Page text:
If my passion was making concrete monoliths and had a backyard full of them, would it be advisable to continue using resources and space for objects that have no inherent value? If my passion was playing poker and I never won, would I keep entering tournaments? When it comes to the creative side of things, there's a value to the maker that is hard if not impossible to quantify, but does that value outweigh the perceived lack of value the rest of the world seems to give it? Should that matter?
Like I said, I know I won't stop making art...but I also don't want to ignore reality when it comes to measurable real-world goals. I suppose, whatever the answer, I'm just not entirely sure where addressing those realities leads and if that, in some ways, negates the other kinds of success one might achieve.
Oh the joys of being an artist...on to the next painting.
When I am trying to unwind I usually take the scale down a few notches, pull out a paper pad and markers and play around with color and composition. The size and media relieve some of the pressures that come with a larger surface (wanting it to be good, for instance) plus getting to complete a composition and cover a surface in 30 minutes rather than 6 hours is a lot of fun. Occasionally these smaller drawings will vaguely inspire a painting or, even rarer, get reproduced in large-scale, but I'm just not much of a planner when it comes to painting and that's really not the point.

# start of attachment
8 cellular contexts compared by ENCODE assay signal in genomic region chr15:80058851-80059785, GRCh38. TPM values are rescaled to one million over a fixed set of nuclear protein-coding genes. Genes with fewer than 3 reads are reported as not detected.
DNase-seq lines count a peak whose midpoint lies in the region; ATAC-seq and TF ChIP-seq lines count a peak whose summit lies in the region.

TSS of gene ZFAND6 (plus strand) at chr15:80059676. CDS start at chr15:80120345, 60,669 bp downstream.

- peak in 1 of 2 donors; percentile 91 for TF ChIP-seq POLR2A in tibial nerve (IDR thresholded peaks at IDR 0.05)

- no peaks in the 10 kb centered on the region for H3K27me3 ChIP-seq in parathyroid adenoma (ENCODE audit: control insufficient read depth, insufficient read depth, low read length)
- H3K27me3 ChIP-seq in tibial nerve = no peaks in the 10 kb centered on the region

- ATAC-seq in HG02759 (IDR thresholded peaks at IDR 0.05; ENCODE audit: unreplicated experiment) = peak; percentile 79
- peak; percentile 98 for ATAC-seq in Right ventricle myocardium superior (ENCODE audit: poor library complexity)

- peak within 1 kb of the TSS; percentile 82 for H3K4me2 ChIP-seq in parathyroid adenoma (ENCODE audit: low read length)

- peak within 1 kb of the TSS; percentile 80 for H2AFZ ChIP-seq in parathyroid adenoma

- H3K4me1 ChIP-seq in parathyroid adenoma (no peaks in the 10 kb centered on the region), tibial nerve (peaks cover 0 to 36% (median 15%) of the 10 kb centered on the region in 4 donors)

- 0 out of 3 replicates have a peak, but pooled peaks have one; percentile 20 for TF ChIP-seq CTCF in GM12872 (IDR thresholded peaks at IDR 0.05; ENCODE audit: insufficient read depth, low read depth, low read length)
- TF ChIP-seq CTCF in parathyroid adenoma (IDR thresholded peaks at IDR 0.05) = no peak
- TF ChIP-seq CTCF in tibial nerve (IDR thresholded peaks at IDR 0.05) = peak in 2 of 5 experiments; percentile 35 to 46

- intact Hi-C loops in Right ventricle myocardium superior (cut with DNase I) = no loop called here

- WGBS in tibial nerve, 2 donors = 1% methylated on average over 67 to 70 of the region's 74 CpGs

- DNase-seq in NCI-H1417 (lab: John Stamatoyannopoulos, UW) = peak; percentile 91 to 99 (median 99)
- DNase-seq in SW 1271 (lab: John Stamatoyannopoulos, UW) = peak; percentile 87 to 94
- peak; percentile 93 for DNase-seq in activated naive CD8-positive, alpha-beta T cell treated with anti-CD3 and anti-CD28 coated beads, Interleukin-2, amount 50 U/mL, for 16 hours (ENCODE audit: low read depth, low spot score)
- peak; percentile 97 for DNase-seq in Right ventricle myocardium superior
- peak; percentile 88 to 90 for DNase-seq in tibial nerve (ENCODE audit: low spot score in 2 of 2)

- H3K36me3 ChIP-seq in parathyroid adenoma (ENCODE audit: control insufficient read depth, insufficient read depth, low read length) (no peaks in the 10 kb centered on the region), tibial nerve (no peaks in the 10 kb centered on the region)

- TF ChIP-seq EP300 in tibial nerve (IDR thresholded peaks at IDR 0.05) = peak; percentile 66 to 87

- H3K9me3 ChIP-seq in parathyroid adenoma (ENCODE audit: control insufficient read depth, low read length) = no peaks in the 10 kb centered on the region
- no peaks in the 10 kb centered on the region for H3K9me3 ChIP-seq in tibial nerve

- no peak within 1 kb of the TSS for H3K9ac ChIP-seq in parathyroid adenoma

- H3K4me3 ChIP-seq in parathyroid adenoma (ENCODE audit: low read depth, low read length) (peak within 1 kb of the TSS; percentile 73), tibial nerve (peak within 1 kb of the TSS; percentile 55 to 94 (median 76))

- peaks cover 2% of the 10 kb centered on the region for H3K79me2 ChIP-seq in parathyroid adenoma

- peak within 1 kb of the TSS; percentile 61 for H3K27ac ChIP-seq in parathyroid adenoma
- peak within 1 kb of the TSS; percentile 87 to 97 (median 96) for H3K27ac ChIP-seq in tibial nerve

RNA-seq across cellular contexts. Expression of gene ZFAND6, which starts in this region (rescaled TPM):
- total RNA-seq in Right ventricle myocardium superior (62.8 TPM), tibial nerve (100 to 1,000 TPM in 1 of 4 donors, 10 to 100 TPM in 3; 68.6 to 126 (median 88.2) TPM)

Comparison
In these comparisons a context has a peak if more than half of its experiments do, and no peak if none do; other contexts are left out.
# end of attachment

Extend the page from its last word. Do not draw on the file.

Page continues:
One goal I have is focusing a bit more on showing off the smaller-scale side of the studio, as I've rarely shown any of the hundreds (if not thousands) of works on paper I've done over the years in between larger paintings. It's not that I didn't think they were worth it, I've just always been a bit more excited to show and make larger scale stuff. But as i've been drawing more and more lately, I'm rediscovering the passion for the smaller scale and there's something unique that comes with the immediacy of drawing.
Awake in the Shallows.
Acrylic and water on rough canvas.
There's a moment when emerging from a dream where reality and imagination mix. For a split second the real world interacts directly with your subconscious, but even in the dream-state one can usually determine that something is amiss. The dream begins to fall apart as something rather than everything grabs your attention.
Light the Way.
Acrylic on recycled canvas.
Sometimes you have to let art be your guide.
This painting was born by the one before it. I took the canvas for "Jugglers" off its stretcher bars and the backing canvas had this great abstract composition created from the last painting leaking through. Deep blues and greens covered the majority of the surface in these varied patches that looked more like worn siding than acrylic paint. small pops of yellow and red peaked through in the top portion like little balls of light. Sometimes the hardest part of moving forward with a painting is taking the first step in covering up a background you like...